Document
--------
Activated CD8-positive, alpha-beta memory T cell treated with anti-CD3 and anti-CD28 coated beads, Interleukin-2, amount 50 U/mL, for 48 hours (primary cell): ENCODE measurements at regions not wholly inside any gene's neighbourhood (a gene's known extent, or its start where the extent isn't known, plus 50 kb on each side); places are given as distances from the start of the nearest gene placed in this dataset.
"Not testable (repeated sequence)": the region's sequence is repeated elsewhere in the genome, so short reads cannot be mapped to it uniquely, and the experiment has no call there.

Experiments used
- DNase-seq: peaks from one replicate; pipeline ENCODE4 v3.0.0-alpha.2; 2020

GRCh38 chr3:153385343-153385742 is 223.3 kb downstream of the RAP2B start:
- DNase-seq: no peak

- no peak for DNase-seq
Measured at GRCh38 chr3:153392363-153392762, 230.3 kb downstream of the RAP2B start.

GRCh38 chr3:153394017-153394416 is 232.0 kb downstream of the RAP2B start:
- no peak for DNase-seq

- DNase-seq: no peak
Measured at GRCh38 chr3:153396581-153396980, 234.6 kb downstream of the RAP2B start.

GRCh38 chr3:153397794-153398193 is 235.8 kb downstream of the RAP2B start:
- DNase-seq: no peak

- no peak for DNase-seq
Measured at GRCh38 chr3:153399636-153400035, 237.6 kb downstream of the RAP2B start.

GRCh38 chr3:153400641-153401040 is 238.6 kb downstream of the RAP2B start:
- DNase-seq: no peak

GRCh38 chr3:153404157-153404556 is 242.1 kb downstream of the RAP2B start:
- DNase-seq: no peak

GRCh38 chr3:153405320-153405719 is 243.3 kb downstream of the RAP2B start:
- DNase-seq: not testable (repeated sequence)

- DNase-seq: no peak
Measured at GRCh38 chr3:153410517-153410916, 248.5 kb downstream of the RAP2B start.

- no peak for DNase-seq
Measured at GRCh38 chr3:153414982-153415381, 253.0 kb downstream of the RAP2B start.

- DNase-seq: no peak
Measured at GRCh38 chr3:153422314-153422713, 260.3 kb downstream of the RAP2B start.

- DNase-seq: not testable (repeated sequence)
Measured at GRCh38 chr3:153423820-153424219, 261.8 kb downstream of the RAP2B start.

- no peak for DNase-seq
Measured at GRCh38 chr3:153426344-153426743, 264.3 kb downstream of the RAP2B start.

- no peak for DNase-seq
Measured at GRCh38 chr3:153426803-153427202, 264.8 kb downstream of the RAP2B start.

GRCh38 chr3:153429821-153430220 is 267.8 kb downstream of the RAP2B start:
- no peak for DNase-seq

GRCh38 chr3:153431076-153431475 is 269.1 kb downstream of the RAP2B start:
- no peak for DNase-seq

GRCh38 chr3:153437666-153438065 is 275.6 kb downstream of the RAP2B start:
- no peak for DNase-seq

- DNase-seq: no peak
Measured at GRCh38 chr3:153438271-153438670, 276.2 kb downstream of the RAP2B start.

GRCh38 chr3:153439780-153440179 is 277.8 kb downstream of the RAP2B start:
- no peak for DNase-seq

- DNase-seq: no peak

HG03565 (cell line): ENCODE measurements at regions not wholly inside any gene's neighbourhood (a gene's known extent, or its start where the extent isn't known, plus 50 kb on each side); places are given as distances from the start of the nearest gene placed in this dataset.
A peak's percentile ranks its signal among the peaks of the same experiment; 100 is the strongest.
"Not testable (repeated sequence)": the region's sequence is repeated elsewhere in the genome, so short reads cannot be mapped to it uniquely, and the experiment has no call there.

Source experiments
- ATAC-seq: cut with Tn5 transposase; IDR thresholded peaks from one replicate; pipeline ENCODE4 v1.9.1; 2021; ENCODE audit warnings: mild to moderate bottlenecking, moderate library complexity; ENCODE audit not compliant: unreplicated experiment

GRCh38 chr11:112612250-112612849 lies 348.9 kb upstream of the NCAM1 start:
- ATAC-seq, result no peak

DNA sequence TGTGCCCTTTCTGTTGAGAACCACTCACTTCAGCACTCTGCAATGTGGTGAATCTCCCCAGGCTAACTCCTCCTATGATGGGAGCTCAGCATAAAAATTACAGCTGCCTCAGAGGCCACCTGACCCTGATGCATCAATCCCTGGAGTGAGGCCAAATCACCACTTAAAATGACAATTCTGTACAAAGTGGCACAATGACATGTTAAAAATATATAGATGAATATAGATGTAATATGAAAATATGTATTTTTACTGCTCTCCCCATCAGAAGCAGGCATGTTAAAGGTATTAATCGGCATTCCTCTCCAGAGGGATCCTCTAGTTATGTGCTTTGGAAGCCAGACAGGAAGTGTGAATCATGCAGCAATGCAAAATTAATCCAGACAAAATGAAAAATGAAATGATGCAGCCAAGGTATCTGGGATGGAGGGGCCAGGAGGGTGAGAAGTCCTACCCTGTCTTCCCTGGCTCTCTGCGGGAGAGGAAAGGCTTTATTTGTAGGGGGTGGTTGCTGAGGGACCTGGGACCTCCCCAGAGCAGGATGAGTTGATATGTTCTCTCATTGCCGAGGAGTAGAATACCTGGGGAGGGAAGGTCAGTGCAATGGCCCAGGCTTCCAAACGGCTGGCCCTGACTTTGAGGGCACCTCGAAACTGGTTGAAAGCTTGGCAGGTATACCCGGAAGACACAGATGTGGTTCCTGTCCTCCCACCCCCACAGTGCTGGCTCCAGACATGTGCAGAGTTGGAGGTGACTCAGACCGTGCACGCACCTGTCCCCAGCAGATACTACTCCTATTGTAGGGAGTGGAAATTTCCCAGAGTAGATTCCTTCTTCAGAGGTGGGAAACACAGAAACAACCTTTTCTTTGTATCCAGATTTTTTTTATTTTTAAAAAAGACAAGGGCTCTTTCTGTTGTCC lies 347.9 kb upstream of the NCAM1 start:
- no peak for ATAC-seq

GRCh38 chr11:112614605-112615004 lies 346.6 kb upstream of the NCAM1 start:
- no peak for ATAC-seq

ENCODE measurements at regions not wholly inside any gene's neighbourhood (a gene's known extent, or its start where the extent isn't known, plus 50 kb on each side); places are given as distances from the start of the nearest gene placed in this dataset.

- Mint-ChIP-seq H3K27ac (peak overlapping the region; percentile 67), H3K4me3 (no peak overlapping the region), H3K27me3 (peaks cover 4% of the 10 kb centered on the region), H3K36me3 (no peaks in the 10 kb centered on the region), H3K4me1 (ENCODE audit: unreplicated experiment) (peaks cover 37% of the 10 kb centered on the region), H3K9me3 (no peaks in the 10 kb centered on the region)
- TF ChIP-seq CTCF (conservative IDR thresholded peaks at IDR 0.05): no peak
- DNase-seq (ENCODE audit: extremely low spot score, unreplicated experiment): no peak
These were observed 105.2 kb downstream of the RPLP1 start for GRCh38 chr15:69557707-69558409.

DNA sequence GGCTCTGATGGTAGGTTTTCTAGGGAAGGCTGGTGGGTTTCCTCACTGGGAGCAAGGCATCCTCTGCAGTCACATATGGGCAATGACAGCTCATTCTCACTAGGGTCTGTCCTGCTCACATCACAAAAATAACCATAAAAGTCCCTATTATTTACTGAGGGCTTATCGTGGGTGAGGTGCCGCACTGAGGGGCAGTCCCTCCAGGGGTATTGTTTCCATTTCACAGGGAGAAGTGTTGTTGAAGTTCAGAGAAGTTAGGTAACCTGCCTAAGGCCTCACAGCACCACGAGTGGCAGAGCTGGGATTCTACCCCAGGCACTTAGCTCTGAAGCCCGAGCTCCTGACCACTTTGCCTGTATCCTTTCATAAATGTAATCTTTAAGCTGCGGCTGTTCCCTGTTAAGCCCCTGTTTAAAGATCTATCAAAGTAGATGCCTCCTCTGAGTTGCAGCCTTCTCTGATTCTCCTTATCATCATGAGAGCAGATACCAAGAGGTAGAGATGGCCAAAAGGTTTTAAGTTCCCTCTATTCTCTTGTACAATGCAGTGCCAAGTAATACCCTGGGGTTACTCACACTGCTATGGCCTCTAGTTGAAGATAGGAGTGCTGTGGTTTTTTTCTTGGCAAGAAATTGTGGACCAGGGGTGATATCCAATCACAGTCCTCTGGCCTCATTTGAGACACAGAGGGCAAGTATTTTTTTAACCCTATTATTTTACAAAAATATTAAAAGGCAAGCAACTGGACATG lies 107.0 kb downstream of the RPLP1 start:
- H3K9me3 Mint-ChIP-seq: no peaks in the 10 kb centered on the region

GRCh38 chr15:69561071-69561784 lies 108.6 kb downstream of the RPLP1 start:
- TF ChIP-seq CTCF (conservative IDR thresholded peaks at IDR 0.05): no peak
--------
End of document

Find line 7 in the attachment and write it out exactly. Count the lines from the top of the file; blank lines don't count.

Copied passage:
- no peak for DNase-seq